CHARLOTTE, N.C. -- Ben Kennedy sits in an Uptown Charlotte sports bar, eating lunch, smiling, and describing what it feels like to wheel a stock car around the fabled 5 Flags Speedway in Pensacola, Fla. He seems like just another up-and-coming young racer.
But he's not.
Walking across the campus of the University of Florida, checking his smartphone for Twitter updates en route to one of his sports management classes, Ben Kennedy looks like just another 21-year-old junior.
But he's not.
No, Kennedy is the most recent winner in NASCAR's K&N Pro Series East (think Double-A baseball), leading wire-to-wire, green-to-checkers, at 5 Flags, home of the legendary Snowball Derby. The victory, his first in the series, boosted him to fifth in the championship standings with a pair of top-10 finishes as he heads into Thursday night's fourth race of the season, at Richmond International Raceway.
When he pulled into Victory Lane in Pensacola, he had to put the celebration on pause, asking for a moment to regain composure. After all, this was his first NASCAR win on American soil. After all, it came in his home state of Florida, across the peninsula from his hometown of Daytona Beach. And after all, his family did sort of invent the sport.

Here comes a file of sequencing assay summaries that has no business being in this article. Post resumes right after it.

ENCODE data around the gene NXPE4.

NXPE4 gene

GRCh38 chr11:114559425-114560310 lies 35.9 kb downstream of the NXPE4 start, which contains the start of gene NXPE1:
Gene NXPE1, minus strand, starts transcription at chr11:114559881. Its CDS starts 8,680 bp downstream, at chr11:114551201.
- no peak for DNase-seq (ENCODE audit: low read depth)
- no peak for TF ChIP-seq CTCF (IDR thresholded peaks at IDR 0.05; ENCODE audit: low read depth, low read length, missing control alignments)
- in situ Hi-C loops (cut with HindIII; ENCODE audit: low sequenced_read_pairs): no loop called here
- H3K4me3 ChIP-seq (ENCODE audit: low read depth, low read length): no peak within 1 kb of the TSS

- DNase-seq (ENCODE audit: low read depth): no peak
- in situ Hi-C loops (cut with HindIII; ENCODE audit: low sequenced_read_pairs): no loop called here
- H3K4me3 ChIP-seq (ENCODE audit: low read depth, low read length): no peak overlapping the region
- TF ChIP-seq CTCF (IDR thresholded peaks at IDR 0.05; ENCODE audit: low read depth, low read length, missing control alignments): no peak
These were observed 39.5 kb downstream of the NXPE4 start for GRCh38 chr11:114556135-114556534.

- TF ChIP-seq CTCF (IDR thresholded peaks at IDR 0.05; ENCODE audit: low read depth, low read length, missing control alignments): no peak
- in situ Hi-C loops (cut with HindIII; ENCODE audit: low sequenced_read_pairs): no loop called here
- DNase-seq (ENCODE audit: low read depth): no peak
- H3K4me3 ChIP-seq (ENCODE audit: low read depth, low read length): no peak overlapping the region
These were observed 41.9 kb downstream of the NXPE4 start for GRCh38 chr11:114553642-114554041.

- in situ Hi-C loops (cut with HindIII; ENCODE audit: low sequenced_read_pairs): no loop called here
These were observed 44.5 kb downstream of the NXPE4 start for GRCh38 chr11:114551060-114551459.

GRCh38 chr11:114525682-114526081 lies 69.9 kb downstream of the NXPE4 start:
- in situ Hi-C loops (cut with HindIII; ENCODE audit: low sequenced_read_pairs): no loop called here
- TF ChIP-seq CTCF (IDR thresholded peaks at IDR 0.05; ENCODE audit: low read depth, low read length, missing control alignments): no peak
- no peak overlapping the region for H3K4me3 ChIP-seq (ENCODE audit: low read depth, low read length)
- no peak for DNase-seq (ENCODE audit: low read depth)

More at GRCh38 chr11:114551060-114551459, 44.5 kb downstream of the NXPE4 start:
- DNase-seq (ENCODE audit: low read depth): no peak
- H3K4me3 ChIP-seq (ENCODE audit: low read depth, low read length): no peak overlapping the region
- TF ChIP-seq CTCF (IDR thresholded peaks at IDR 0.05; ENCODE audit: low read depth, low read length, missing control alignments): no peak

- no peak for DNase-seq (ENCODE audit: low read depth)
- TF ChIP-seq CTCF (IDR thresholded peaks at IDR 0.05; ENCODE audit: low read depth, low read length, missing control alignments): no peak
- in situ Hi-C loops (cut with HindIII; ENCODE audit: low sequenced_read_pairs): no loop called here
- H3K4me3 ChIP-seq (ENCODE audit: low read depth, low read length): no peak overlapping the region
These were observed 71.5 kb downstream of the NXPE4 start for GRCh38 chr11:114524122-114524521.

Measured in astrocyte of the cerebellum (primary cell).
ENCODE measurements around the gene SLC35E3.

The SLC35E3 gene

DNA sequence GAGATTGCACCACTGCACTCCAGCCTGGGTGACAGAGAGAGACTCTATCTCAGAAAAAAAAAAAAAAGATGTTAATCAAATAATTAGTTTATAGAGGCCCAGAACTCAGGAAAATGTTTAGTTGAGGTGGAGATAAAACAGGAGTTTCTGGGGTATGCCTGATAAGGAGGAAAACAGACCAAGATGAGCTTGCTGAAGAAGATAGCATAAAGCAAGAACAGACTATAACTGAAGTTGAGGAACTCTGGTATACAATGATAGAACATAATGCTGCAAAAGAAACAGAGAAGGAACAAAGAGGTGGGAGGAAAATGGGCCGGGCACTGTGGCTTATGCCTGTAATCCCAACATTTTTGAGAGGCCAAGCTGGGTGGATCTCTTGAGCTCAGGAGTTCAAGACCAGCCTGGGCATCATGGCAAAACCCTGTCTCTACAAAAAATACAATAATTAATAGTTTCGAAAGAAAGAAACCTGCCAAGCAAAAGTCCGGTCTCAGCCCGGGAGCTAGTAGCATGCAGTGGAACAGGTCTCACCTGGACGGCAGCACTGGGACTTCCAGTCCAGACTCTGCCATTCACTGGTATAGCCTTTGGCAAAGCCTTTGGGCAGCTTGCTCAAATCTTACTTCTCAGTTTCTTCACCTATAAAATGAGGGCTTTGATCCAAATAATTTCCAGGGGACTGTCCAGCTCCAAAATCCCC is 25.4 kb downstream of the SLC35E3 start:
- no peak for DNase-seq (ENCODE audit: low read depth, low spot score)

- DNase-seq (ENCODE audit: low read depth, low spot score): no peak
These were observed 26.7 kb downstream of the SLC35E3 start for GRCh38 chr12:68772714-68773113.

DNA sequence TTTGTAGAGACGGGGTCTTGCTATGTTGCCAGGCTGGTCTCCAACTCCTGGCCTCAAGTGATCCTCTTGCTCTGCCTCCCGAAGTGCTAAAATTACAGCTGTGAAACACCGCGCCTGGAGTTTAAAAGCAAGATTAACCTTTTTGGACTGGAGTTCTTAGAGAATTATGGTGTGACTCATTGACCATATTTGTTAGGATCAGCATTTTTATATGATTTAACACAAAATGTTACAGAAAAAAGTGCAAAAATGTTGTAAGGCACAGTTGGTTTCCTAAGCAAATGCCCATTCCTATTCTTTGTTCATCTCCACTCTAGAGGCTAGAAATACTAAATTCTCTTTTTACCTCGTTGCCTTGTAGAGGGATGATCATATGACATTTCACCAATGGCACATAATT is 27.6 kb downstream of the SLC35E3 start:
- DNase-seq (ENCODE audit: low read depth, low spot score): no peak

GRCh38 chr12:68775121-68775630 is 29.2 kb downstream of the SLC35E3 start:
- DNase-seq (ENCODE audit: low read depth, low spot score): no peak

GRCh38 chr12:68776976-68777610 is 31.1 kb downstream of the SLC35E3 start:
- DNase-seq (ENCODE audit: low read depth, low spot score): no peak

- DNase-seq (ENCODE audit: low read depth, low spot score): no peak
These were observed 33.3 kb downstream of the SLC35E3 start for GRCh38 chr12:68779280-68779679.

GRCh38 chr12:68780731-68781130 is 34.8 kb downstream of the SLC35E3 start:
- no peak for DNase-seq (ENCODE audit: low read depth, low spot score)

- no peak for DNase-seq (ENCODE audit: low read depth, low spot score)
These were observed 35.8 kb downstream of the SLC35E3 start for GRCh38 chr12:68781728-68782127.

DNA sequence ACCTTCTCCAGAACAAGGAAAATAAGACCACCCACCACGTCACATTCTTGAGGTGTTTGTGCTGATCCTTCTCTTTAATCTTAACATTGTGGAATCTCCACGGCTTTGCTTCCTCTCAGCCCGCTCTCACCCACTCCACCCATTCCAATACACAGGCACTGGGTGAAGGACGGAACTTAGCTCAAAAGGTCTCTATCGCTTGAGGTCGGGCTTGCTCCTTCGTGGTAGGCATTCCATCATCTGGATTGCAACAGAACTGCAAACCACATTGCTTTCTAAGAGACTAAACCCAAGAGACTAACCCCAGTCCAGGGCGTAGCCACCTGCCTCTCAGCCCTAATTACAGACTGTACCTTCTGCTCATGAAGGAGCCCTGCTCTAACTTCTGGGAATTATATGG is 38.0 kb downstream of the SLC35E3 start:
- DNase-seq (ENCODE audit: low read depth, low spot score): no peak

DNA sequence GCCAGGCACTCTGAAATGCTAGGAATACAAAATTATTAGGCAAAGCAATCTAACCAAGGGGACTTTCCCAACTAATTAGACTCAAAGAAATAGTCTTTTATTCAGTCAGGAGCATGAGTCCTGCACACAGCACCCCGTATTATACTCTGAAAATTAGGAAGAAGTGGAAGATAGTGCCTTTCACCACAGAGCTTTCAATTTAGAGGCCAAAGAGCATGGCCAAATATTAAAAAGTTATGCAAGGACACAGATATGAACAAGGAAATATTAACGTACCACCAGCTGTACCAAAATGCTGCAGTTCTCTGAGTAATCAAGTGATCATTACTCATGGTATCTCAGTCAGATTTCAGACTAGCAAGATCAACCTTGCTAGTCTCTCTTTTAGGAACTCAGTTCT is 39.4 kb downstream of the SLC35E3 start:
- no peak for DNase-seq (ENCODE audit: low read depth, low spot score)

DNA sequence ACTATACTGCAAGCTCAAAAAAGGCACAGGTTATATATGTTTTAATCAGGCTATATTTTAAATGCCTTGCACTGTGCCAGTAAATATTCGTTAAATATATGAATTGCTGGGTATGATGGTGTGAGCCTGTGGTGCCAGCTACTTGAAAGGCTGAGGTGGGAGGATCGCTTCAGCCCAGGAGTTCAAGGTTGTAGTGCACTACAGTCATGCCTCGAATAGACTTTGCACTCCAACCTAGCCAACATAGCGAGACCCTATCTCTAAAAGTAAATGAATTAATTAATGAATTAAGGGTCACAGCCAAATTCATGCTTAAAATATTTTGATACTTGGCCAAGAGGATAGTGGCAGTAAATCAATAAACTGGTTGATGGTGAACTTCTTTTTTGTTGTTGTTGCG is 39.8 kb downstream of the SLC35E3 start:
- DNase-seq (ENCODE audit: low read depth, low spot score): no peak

"To think about three generations of my family being racers, right there in Florida," he said, beaming during a casual lunch in the shadow of the glistening NASCAR office tower. "To think that I was able to accomplish something on the racetrack that contributes to that history … that's really special to me."
You see, Ben Kennedy is the son of Lesa France Kennedy, CEO of International Speedway Corp. and a NASCAR board member. His uncle Brian France is the current NASCAR chairman, a gig he inherited from Ben's grandfather, Bill France Jr., who had been handed the baton by Ben's great-grandfather, Bill France Sr. On a quiet Tuesday afternoon, he is certainly the only person dining at the restaurant adjacent to the NASCAR Hall of Fame who is related to two men with bronze statues inside.
"I love to spend time in the NASCAR Hall of Fame," Kennedy said. "I'm a race fan first and foremost. So that's enough to love it. But obviously, I have a personal connection to so much that you can see in there. It's really a special place."
The Hall's four floors of exhibits meticulously touch upon every single aspect of NASCAR, from history to the business of sponsorships and track management to the actual stars and cars. Kennedy's life does much the same. Like his mother and grandfather before him, he has literally grown up at racetracks, doing every job there is to do in the sport.
"Look at this," he explains as he points to a photo that he keeps on his phone. It's pre-teen Ben, working the hot dog cooker at a racetrack as Bill France Jr. looks on. "I've worked maintenance. Rode in the sewage truck. I worked in the sign shop. And I used to host the fan pit crew experience at Daytona, USA [the museum now known as the Daytona 500 Experience]."